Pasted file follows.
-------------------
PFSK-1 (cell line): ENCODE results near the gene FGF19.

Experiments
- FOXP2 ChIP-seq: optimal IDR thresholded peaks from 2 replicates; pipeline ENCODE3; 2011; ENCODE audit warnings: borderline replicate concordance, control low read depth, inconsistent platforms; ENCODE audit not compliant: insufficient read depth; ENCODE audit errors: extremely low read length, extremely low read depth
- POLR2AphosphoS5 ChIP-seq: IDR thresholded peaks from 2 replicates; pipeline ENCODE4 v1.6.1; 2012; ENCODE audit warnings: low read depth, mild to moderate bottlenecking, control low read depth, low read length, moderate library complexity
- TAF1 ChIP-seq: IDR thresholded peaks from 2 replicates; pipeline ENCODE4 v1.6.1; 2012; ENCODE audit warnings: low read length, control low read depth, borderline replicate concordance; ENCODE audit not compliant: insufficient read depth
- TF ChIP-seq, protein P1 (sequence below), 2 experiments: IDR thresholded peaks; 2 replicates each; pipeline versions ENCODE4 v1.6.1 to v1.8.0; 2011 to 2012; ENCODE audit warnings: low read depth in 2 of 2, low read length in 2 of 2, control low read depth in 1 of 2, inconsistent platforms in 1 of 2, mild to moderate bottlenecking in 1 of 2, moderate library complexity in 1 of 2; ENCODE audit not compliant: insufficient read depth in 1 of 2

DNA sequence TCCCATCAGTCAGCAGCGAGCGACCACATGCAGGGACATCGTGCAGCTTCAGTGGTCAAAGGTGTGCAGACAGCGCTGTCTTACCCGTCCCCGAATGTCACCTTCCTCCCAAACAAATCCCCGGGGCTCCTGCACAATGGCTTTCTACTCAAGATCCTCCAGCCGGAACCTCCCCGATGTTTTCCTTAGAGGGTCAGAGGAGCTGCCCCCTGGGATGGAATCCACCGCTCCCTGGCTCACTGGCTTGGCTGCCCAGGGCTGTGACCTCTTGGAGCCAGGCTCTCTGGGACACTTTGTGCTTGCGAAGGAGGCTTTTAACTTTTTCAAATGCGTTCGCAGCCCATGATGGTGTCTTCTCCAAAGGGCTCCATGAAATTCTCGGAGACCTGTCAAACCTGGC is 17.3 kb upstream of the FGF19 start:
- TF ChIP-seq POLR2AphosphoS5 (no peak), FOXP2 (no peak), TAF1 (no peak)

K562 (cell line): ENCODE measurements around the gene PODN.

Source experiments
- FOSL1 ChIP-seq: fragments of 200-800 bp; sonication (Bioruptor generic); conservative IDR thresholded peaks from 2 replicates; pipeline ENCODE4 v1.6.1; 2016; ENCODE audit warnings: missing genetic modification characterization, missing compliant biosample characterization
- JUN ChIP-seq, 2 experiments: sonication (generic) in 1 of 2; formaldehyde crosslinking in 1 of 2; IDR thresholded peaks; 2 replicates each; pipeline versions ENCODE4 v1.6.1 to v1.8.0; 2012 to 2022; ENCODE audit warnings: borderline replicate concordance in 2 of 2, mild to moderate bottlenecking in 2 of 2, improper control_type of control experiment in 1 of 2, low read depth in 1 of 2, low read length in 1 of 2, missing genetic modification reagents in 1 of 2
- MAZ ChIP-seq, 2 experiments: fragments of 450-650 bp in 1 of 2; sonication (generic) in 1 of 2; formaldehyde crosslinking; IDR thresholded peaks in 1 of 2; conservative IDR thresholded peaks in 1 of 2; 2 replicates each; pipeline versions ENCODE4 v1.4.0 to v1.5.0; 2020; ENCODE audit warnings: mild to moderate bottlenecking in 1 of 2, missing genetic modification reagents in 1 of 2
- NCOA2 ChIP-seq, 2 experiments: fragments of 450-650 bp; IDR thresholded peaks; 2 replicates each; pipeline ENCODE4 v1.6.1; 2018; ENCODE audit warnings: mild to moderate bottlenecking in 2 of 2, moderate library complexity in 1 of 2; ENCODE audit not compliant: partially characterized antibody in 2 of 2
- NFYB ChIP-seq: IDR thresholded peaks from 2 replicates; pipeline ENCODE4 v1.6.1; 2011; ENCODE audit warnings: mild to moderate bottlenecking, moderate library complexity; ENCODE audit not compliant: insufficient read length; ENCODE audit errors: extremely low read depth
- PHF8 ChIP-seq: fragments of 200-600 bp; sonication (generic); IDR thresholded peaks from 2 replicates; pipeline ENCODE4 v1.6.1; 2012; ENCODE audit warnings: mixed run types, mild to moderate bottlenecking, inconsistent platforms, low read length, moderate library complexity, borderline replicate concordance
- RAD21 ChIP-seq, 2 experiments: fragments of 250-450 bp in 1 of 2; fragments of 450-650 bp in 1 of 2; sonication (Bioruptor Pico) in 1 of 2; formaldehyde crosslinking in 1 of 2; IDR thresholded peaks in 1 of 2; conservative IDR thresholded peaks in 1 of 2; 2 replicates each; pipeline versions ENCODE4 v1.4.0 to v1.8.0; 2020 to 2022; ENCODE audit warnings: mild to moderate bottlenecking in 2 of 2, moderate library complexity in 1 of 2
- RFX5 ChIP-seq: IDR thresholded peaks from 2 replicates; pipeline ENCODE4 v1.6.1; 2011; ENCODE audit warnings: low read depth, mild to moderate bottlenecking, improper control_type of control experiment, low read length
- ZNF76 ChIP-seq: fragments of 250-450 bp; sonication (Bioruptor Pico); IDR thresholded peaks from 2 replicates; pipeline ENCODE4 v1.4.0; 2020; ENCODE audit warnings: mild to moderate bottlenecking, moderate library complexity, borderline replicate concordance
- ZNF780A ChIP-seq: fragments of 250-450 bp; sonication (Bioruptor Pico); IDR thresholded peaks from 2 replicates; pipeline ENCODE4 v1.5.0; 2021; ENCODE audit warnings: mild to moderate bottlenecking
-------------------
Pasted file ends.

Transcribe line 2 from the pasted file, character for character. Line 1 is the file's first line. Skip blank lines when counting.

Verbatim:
Experiments